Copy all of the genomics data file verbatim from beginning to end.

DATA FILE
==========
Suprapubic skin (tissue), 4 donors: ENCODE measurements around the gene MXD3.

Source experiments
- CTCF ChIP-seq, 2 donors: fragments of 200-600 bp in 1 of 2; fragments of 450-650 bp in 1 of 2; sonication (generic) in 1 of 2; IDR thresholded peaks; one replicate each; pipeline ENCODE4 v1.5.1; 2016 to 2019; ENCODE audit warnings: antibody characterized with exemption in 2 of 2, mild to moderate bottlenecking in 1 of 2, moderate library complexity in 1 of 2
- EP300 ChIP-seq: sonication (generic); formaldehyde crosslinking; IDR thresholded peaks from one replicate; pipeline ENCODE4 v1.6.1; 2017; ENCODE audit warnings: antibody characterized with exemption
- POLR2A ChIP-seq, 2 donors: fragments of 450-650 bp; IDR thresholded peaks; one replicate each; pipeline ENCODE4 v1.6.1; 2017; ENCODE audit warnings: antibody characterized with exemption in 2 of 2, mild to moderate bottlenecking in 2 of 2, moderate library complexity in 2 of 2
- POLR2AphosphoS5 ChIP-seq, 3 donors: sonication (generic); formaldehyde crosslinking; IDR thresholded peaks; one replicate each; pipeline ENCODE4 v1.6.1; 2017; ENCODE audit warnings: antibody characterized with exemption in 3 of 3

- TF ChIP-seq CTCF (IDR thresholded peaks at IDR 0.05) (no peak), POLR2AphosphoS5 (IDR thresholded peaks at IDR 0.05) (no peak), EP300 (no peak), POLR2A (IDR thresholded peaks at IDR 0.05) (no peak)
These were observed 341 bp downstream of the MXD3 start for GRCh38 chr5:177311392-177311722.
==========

Suprapubic skin (tissue), 4 donors: ENCODE measurements around the gene MXD3.

Source experiments
- CTCF ChIP-seq, 2 donors: fragments of 200-600 bp in 1 of 2; fragments of 450-650 bp in 1 of 2; sonication (generic) in 1 of 2; IDR thresholded peaks; one replicate each; pipeline ENCODE4 v1.5.1; 2016 to 2019; ENCODE audit warnings: antibody characterized with exemption in 2 of 2, mild to moderate bottlenecking in 1 of 2, moderate library complexity in 1 of 2
- EP300 ChIP-seq: sonication (generic); formaldehyde crosslinking; IDR thresholded peaks from one replicate; pipeline ENCODE4 v1.6.1; 2017; ENCODE audit warnings: antibody characterized with exemption
- POLR2A ChIP-seq, 2 donors: fragments of 450-650 bp; IDR thresholded peaks; one replicate each; pipeline ENCODE4 v1.6.1; 2017; ENCODE audit warnings: antibody characterized with exemption in 2 of 2, mild to moderate bottlenecking in 2 of 2, moderate library complexity in 2 of 2
- POLR2AphosphoS5 ChIP-seq, 3 donors: sonication (generic); formaldehyde crosslinking; IDR thresholded peaks; one replicate each; pipeline ENCODE4 v1.6.1; 2017; ENCODE audit warnings: antibody characterized with exemption in 3 of 3

- TF ChIP-seq CTCF (IDR thresholded peaks at IDR 0.05) (no peak), POLR2AphosphoS5 (IDR thresholded peaks at IDR 0.05) (no peak), EP300 (no peak), POLR2A (IDR thresholded peaks at IDR 0.05) (no peak)
These were observed 341 bp downstream of the MXD3 start for GRCh38 chr5:177311392-177311722.